It’s something that happens to all of us– every once in a while, a stranger will knock on your front door and you have no idea what who they are, or what they want. Some of us will open the door, unaware of the potential threat that’s in front of our home. Others will try not to answer; unaware of what this decision might lead to.
“Knock Knock Burglars”
To fully understand the situation, we go back to our first question where we ask ourselves, who is this person and what do they want? This person might just be a harmless neighbor asking to borrow your lawnmower, but that’s not necessarily the most common scenario. One thing all homeowners should be aware of is the risk that the stranger knocking on your door might be a burglar. The term “knock knock burglar” refers to a burglar who will walk straight to your front door and knock, checking to see if anyone is home. If no one answers, they’ll take this as a sign that it’s safe to break in and steal your valuables.
Other potential threats
In other situations, the potential burglar knocking on your door may also be attempting to take a peek into your home toget an idea of what your floor plan looks like in an effort to plan a future invasion. Other times, they might not be a burglar at all, but instead a sneaky salesman attempting to scheme their way to your money. Regardless of the situation, we’ve compiled a list of options to consider the next time a stranger knocks on your door.
—— Hover over the images to reveal each option. ——
In a situation where the stranger might be a “knock knock burglar” checking to see if anyone’s there, you want to make it clear that you’re home and aware. One option you have is to communicate with the stranger from behind closed doors. You don’t need to show your face in order answer a question. Considering the risks, this is probably the safest option.
If you feel comfortable with talking to the stranger face to face (perhaps your expecting a package and you need to sign it off with the delivery driver), make sure you keep the conversation completely outside of your home. Instead of keeping your door wide open (as this may allow a potential burglar to scope out your floor plan), step outside and have your conversation with the door closed.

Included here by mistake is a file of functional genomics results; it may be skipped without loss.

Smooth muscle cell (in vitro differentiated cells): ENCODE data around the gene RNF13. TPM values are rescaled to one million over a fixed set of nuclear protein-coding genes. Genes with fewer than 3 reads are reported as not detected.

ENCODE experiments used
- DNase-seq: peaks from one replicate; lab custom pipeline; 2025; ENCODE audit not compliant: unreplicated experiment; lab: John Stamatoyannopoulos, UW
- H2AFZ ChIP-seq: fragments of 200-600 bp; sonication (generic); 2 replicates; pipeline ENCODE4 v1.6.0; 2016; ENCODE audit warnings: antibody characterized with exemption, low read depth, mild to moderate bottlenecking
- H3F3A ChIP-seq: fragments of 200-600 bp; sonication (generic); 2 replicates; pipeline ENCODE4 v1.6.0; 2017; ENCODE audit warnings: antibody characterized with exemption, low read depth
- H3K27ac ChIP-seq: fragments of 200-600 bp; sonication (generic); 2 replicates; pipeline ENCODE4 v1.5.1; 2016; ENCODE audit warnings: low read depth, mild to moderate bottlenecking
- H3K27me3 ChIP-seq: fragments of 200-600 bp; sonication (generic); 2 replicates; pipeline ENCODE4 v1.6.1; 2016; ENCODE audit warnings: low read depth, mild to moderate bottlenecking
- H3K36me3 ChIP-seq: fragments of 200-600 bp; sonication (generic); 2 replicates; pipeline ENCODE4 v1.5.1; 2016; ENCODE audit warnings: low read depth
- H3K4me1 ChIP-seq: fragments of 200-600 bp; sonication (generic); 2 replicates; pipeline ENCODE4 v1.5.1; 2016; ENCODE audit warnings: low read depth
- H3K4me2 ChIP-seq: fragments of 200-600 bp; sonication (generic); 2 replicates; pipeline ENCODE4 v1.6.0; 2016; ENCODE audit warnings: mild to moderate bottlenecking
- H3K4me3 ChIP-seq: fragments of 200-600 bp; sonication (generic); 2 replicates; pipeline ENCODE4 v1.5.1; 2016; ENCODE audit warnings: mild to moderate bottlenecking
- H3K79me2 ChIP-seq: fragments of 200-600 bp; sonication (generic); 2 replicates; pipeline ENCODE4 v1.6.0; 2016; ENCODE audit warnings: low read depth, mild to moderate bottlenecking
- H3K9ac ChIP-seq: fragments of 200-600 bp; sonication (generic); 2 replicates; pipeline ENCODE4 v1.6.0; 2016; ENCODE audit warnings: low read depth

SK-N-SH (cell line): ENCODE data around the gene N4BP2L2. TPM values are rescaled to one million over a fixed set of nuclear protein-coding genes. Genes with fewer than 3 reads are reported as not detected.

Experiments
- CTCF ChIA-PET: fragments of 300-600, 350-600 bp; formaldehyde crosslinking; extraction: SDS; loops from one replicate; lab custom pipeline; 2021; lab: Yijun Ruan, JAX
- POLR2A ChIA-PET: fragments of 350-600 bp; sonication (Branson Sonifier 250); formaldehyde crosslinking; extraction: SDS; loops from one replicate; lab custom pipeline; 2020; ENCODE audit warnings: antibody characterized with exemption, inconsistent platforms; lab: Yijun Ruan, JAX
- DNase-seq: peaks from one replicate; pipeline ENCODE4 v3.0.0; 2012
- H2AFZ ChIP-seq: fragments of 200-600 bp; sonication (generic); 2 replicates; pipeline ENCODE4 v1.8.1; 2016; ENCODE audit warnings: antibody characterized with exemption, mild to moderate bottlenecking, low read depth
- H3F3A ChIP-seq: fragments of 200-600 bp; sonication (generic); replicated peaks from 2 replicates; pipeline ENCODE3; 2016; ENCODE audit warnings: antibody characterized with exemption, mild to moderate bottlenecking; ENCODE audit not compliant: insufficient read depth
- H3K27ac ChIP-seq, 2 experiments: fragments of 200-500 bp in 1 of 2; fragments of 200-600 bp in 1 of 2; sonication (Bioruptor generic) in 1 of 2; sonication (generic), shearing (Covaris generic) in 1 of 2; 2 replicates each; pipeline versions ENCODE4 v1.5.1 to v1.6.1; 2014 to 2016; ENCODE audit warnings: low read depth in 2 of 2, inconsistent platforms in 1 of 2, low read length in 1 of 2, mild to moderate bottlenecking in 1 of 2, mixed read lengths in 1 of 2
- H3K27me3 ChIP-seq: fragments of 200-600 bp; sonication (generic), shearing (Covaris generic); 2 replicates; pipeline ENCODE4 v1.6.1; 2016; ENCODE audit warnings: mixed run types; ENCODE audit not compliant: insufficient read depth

In some situations, the stranger may claim to be some kind of inspector asking to go into your home to make sure everything is set up properly. They might make it seem like a home checkup is imperative, but you should always be cautious of strangers making any claims of this sort.
In a situation where you’re convinced that the stranger is not a burglar but a salesman, don’t hand over any of your money based on a “promise” that you’ll be getting a product sometime in the near future, or a 12 month magazine subscription that should be coming to your house a month later. This is one of the most common ways shady salesmen will succeed in taking your money without actually providing anything in return.
If you do end up making some sort of agreement or purchase, make sure to get a copy of the salesman’s ID, proof of contract/purchase and the business card. If the salesman doesn’t have a business card, this is a huge red flag that this person is probably a phony. Most states require a salesperson to carry credentials with them, so ask to see those as well.
If an agreement is made, make sure all the information is recorded. This includes the amount you’re paying, what you’re getting in return and the name of the company that’s providing it. In a situation where the sale ends up being a fraud, you’ll have some evidence to submit to your credit card company who can work with you on getting your money back.
The safest solution is to avoid suspicious door to door transactions completely, but in a situation where the sale ends up being a scam, paying with a credit card will provide some insurance and offer a chance of getting your money back.